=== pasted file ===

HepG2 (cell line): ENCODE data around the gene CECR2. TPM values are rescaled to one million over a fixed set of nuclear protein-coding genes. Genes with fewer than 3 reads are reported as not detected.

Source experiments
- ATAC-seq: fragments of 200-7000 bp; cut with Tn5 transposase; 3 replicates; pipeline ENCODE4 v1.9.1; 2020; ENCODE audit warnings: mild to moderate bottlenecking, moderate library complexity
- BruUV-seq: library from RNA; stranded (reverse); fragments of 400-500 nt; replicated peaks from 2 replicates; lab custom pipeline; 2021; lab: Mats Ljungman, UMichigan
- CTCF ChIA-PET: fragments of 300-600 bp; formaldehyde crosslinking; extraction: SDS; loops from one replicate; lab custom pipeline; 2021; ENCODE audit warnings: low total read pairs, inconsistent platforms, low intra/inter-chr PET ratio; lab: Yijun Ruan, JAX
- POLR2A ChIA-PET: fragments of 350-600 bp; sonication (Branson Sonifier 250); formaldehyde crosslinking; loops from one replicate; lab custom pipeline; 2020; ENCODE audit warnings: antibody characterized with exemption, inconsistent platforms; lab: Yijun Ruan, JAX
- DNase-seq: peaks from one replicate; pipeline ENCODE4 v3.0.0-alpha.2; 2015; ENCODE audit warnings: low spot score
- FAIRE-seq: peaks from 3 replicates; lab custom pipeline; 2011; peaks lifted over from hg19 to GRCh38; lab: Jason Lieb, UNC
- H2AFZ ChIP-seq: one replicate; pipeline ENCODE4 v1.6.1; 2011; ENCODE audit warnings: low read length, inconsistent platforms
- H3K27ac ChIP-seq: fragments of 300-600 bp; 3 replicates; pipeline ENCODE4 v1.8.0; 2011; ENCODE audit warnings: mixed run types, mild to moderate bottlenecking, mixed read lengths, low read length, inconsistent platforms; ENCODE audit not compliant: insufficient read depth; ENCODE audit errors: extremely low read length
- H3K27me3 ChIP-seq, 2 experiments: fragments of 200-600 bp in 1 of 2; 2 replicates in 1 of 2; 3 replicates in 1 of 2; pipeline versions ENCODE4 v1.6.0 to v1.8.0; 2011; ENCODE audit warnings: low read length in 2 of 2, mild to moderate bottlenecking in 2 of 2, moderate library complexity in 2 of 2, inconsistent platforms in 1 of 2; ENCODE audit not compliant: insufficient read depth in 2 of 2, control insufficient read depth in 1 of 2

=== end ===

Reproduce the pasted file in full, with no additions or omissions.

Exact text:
HepG2 (cell line): ENCODE data around the gene CECR2. TPM values are rescaled to one million over a fixed set of nuclear protein-coding genes. Genes with fewer than 3 reads are reported as not detected.

Source experiments
- ATAC-seq: fragments of 200-7000 bp; cut with Tn5 transposase; 3 replicates; pipeline ENCODE4 v1.9.1; 2020; ENCODE audit warnings: mild to moderate bottlenecking, moderate library complexity
- BruUV-seq: library from RNA; stranded (reverse); fragments of 400-500 nt; replicated peaks from 2 replicates; lab custom pipeline; 2021; lab: Mats Ljungman, UMichigan
- CTCF ChIA-PET: fragments of 300-600 bp; formaldehyde crosslinking; extraction: SDS; loops from one replicate; lab custom pipeline; 2021; ENCODE audit warnings: low total read pairs, inconsistent platforms, low intra/inter-chr PET ratio; lab: Yijun Ruan, JAX
- POLR2A ChIA-PET: fragments of 350-600 bp; sonication (Branson Sonifier 250); formaldehyde crosslinking; loops from one replicate; lab custom pipeline; 2020; ENCODE audit warnings: antibody characterized with exemption, inconsistent platforms; lab: Yijun Ruan, JAX
- DNase-seq: peaks from one replicate; pipeline ENCODE4 v3.0.0-alpha.2; 2015; ENCODE audit warnings: low spot score
- FAIRE-seq: peaks from 3 replicates; lab custom pipeline; 2011; peaks lifted over from hg19 to GRCh38; lab: Jason Lieb, UNC
- H2AFZ ChIP-seq: one replicate; pipeline ENCODE4 v1.6.1; 2011; ENCODE audit warnings: low read length, inconsistent platforms
- H3K27ac ChIP-seq: fragments of 300-600 bp; 3 replicates; pipeline ENCODE4 v1.8.0; 2011; ENCODE audit warnings: mixed run types, mild to moderate bottlenecking, mixed read lengths, low read length, inconsistent platforms; ENCODE audit not compliant: insufficient read depth; ENCODE audit errors: extremely low read length
- H3K27me3 ChIP-seq, 2 experiments: fragments of 200-600 bp in 1 of 2; 2 replicates in 1 of 2; 3 replicates in 1 of 2; pipeline versions ENCODE4 v1.6.0 to v1.8.0; 2011; ENCODE audit warnings: low read length in 2 of 2, mild to moderate bottlenecking in 2 of 2, moderate library complexity in 2 of 2, inconsistent platforms in 1 of 2; ENCODE audit not compliant: insufficient read depth in 2 of 2, control insufficient read depth in 1 of 2